The elections in Iraq are shaping up to be another “Bring ’em on” moment.

Iraqis are bracing themselves for more violence and the real possibility of extreme danger to those who go to the polls. Carlos Valenzuela, the chief UN elections adviser in Iraq said that “the intimidation of electoral workers by guerrillas seeking to derail this month’s balloting is high and very serious,” According to the Associated Press.

He added his voice to the increasing “Bring ’em on” refrain by stating that “only a sustained onslaught by insurgents or a mass resignation of electoral workers will prevent this month’s national elections from going ahead.” There’s nothing like an open invitation for more violence.

The Iraqis I speak to are much more concerned about security than about elections. Rather than going to political rallies, or town hall meetings, they are stockpiling food and water for the dreadful days ahead. The Washington Post’s Anthony Shadid captured this frustration when he quoted a mother of a murdered 20-year-old Baiji policeman. “Damn the elections,” she said. “They are just a disaster hanging over our head. What was the fault of my son? He was a very simple and good man. He died because of these elections.”

With electricity at half capacity in many parts of Iraq, water service spotty and the lines for gasoline stretching for miles, elections seem like a cruel joke. Rather than bringing on stability and security, elections are becoming a catalyst for more chaos and violence.

The few who are campaigning openly are doing so outside Iraq” should replace “For the most part they are campaigning …” in paragraph six.

President George W. Bush said he viewed his re-election “as a historical marker for our Iraq policy.” Such a marker is an opportunity to rethink our failed approach to this conflict and find a new way to bring about a peaceful resolution and end the occupation. Instead, last year’s failed policy is suddenly perceived as a mandate by this administration. Never mind that most Americans feel that the Iraq war was unjustified. A new Los Angeles Times poll showed that US support for the Iraq war is at an all time low with only 39 percent of Americans now believe that the war with Iraq was warranted.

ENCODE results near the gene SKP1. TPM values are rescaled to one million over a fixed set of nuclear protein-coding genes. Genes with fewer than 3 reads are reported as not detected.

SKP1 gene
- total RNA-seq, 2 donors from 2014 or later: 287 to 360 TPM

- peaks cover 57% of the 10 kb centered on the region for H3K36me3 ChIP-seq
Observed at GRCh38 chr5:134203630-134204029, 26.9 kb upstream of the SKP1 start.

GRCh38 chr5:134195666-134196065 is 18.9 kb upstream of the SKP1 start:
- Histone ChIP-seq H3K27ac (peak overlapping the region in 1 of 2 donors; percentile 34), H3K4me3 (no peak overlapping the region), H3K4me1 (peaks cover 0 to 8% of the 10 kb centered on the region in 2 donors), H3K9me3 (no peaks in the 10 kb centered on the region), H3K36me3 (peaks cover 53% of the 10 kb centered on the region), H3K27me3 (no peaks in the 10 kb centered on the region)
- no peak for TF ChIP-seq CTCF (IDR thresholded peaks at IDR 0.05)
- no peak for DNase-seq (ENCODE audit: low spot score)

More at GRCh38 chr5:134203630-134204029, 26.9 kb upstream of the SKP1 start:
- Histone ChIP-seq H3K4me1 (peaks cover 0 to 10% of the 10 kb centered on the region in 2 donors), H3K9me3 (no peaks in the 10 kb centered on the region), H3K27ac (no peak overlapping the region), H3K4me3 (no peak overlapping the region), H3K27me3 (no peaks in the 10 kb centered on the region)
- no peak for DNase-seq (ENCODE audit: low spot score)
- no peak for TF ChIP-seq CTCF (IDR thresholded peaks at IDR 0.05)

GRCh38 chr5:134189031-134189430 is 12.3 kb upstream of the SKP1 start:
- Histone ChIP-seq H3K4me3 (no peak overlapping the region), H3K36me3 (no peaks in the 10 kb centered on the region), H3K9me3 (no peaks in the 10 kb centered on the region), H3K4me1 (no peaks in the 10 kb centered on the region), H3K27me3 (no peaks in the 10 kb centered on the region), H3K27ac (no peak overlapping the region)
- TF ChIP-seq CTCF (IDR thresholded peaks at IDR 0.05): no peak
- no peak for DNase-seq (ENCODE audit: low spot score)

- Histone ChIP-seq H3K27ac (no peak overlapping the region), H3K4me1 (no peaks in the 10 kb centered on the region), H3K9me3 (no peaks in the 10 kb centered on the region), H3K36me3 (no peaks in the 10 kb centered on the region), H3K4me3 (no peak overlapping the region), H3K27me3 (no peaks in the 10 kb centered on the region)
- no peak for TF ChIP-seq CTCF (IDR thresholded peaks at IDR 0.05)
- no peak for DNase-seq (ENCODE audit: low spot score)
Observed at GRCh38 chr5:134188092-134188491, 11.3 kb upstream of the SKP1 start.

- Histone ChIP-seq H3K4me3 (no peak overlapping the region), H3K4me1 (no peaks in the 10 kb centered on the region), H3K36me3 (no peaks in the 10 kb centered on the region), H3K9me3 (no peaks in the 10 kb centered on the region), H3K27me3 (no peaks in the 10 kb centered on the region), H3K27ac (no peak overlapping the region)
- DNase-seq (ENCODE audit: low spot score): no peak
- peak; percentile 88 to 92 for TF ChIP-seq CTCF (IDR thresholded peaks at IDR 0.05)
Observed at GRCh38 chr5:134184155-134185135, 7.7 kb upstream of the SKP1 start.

And what about the Iraqi elections? There seems to be little regard for Iraqi lives in this macabre experiment cooked up by the Neocons in the Pentagon. And just as we rushed into a war that has cost the lives of tens of thousands of Iraqis and Americans we are rushing into these elections that are sure to cause the death of many more.

What’s even more bizarre is that those who are running for office are doing so in secret. The few who are campaigning openly are doing so outside Iraq”- in Jordan, England and the U.S. At one recent gathering of Iraqi Americans in Washington D.C., agents from party #169 and #107 (Iraqi Unity Party and The Movement of Democratic Society respectively) were making promises of better days ahead. They both chided the current government and its ineffectiveness and assured us of a more secure and prosperous future Iraq. Few attendees seemed convinced.

Iraqis are being promised a dawn of a new era after the elections. Most of us don’t believe such nonsense. We’ve been there, done that. At each turning point we have had our hopes raised only to see them disintegrate. We know that elections in and of themselves are not the silver bullet that will bring about peace and security.

I can’t argue that elections are an important transition toward democracy. However, I can safely predict that elections done badly will exacerbate the current crisis and catapult it into further violence and chaos.

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